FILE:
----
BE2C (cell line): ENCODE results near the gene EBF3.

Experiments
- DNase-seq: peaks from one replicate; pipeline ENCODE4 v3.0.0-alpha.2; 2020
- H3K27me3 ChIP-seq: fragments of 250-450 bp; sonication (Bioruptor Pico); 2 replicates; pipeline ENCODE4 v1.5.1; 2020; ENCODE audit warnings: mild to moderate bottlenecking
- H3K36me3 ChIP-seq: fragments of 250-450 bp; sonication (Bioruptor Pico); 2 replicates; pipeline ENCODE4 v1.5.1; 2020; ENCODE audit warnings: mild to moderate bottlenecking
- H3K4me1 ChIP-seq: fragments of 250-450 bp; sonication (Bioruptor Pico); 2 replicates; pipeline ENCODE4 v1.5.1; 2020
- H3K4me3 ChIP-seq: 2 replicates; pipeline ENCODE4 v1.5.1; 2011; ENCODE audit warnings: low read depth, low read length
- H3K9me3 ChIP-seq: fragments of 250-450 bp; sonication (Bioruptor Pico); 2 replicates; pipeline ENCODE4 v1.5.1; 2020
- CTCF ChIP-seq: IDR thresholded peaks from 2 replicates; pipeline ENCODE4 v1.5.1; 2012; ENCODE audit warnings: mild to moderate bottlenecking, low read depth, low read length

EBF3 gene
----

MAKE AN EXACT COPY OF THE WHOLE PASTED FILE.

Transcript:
BE2C (cell line): ENCODE results near the gene EBF3.

Experiments
- DNase-seq: peaks from one replicate; pipeline ENCODE4 v3.0.0-alpha.2; 2020
- H3K27me3 ChIP-seq: fragments of 250-450 bp; sonication (Bioruptor Pico); 2 replicates; pipeline ENCODE4 v1.5.1; 2020; ENCODE audit warnings: mild to moderate bottlenecking
- H3K36me3 ChIP-seq: fragments of 250-450 bp; sonication (Bioruptor Pico); 2 replicates; pipeline ENCODE4 v1.5.1; 2020; ENCODE audit warnings: mild to moderate bottlenecking
- H3K4me1 ChIP-seq: fragments of 250-450 bp; sonication (Bioruptor Pico); 2 replicates; pipeline ENCODE4 v1.5.1; 2020
- H3K4me3 ChIP-seq: 2 replicates; pipeline ENCODE4 v1.5.1; 2011; ENCODE audit warnings: low read depth, low read length
- H3K9me3 ChIP-seq: fragments of 250-450 bp; sonication (Bioruptor Pico); 2 replicates; pipeline ENCODE4 v1.5.1; 2020
- CTCF ChIP-seq: IDR thresholded peaks from 2 replicates; pipeline ENCODE4 v1.5.1; 2012; ENCODE audit warnings: mild to moderate bottlenecking, low read depth, low read length

EBF3 gene